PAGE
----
hide Matching Documents

The documents where this entity occurs most often are shown below. Click on a document to open it.

Document Max. Freq Min. Freq
Harper's Encyclopedia of United States History (ed. Benson Lossing) 836 0 Browse Search
Frederick H. Dyer, Compendium of the War of the Rebellion: Regimental Histories 690 0 Browse Search
Horace Greeley, The American Conflict: A History of the Great Rebellion in the United States of America, 1860-65: its Causes, Incidents, and Results: Intended to exhibit especially its moral and political phases with the drift and progress of American opinion respecting human slavery from 1776 to the close of the War for the Union. Volume I. 532 0 Browse Search
John M. Schofield, Forty-six years in the Army 480 0 Browse Search
Rebellion Record: a Diary of American Events: Documents and Narratives, Volume 2. (ed. Frank Moore) 406 0 Browse Search
Rebellion Record: a Diary of American Events, Diary from December 17, 1860 - April 30, 1864 (ed. Frank Moore) 350 0 Browse Search
Wiley Britton, Memoirs of the Rebellion on the Border 1863. 332 0 Browse Search
Benson J. Lossing, Pictorial Field Book of the Civil War. Volume 2. 322 0 Browse Search
Col. John M. Harrell, Confederate Military History, a library of Confederate States Military History: Volume 10.2, Arkansas (ed. Clement Anselm Evans) 310 0 Browse Search
Col. John C. Moore, Confederate Military History, a library of Confederate States Military History: Volume 9.2, Missouri (ed. Clement Anselm Evans) 294 0 Browse Search
View all matching documents...

Browsing named entities in Rebellion Record: a Diary of American Events: Documents and Narratives, Volume 9. (ed. Frank Moore). You can also browse the collection for Missouri (Missouri, United States) or search for Missouri (Missouri, United States) in all documents.

Your search returned 18 results in 5 document sections:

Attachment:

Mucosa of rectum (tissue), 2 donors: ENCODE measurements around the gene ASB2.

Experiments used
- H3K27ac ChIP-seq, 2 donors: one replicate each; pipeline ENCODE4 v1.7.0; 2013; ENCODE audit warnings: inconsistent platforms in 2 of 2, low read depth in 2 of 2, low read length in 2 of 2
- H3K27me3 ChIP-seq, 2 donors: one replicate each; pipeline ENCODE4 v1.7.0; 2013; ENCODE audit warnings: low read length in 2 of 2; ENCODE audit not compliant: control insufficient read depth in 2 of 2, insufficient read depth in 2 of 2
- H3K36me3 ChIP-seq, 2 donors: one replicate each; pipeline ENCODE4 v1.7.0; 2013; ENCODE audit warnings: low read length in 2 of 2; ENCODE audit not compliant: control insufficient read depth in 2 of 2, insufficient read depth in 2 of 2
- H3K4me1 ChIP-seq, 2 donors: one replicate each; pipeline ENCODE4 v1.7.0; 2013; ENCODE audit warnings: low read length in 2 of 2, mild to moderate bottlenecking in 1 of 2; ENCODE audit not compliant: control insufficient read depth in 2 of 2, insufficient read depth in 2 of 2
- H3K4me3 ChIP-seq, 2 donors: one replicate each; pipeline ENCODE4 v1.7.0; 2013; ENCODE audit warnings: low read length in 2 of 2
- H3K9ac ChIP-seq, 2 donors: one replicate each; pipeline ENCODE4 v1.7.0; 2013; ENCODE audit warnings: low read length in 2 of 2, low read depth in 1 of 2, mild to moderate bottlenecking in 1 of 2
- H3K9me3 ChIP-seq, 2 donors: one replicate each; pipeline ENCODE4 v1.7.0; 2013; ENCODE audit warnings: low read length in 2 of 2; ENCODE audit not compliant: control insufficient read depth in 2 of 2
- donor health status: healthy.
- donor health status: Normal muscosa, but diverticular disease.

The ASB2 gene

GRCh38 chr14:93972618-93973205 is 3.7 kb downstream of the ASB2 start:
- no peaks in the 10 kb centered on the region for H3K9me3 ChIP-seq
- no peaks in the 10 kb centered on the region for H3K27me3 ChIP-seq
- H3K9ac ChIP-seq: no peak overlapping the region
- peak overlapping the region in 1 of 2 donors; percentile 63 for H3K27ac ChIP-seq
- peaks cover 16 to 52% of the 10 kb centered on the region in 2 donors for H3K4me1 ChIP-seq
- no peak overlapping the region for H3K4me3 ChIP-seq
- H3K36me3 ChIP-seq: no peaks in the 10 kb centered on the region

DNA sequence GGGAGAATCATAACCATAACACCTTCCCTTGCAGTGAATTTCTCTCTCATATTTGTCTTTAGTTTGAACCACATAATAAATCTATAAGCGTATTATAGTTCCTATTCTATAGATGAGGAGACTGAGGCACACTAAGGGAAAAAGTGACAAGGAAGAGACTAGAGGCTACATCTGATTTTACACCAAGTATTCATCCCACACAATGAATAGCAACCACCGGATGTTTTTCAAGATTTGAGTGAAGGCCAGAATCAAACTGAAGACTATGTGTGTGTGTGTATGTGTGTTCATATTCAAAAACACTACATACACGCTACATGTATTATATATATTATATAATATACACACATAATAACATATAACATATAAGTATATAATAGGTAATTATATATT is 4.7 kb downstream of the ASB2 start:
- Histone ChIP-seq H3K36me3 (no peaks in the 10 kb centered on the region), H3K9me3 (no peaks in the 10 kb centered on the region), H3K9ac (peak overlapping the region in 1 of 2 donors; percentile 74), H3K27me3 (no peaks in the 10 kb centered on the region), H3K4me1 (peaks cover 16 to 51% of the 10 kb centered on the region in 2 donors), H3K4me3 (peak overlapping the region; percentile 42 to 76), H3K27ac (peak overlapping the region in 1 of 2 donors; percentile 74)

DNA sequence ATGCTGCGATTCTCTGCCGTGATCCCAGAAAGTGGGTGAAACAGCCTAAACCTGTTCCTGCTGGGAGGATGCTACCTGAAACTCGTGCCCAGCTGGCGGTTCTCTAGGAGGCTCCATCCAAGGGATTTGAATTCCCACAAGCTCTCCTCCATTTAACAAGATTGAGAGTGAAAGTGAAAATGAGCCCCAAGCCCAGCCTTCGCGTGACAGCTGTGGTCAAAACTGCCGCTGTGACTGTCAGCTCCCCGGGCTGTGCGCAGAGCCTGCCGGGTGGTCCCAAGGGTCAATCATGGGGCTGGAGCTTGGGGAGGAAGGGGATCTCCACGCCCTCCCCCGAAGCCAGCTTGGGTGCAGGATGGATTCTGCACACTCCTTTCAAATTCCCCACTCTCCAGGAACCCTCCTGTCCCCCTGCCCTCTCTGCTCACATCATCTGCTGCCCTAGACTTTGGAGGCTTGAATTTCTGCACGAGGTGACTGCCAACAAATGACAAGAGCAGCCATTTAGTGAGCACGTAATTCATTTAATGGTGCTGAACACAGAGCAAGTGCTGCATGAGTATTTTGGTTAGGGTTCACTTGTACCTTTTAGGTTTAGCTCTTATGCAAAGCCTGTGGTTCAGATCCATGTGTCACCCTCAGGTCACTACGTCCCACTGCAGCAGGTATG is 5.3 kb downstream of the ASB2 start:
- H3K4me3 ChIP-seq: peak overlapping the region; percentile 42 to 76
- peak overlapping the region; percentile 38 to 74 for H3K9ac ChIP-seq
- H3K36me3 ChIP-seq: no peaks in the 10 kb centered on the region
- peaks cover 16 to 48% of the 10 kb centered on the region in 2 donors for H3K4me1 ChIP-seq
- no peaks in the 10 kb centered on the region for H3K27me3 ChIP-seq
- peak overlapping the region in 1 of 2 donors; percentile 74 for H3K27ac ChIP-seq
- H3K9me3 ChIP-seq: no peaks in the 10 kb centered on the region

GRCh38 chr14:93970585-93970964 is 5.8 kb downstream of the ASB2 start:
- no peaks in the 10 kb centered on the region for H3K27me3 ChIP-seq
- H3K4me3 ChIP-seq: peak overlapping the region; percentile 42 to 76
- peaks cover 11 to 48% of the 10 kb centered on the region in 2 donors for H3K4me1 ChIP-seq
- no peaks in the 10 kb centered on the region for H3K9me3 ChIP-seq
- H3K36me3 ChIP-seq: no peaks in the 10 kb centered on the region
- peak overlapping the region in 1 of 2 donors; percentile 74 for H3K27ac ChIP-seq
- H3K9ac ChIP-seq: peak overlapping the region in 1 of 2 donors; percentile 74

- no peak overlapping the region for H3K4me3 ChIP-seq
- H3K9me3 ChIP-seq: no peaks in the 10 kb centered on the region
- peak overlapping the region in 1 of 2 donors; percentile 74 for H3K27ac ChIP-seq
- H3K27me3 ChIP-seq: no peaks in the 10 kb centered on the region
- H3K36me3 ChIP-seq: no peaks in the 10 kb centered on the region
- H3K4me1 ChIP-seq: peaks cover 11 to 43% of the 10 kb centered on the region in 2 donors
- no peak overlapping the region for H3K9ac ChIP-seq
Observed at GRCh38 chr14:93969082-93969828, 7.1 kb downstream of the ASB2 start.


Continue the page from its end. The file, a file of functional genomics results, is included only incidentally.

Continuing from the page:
etached the Fourth corps, Major-General Stanley, and ordered him to proceed to Chattanooga and report to Major-General Thomas at Nashville. Subsequently, on the thirtieth of October, I also detached the Twenty-third corps, Major-General Schofield, with the same destination; and delegated to Major-General Thomas full power over all the troops subject to my command, except the four corps with which I designed to move into Georgia. This gave him the two divisions under A. J. Smith, then in Missouri, but en route for Tennessee, the two corps named, and all the garrisons in Tennessee, as also all the cavalry of my military division, except one division under Brigadier-General Kilpatrick, which was ordered to rendezvous at Marietta. Brevet Major-General Wilson had arrived from the army of the Potomac, to assume command of the cavalry of my army, and I dispatched him back to Nashville with all dismounted detachments, and orders as rapidly as possible to collect the cavalry serving in K
d private William F. Ingham, company B.; Corporal Lewis Kimball, and privates James B. Chapin, Henry W. Wallace, and Orin Case, company C; Corporals Isaac Laurer and Albert G. Leach, company E; private Albert R. Pierce, company G; privates Rollin 0. Crawford and John Eaton, company H; privates Joseph Markling and Andrew Clark, company I; Quartermaster Sergeant Herman D. Pettibone. Seven killed, four wounded and missing, sixteen wounded. Total casualties, twenty-seven. Eighth cavalry, Missouri volunteers: John E. Mode, company I, killed;----Buckner, company I, missing. Total killed, eight; wounded and missing, five; wounded, sixteen; whole loss, twenty-nine. A few men were left as a guard on the transport, and some were used in guarding prisoners; so that the whole number of men I had engaged was only one hundred and eighty. The moral effect of this combat is greatly on our side, showing as it does, that, with a very small force we are able to defy the combined numbers of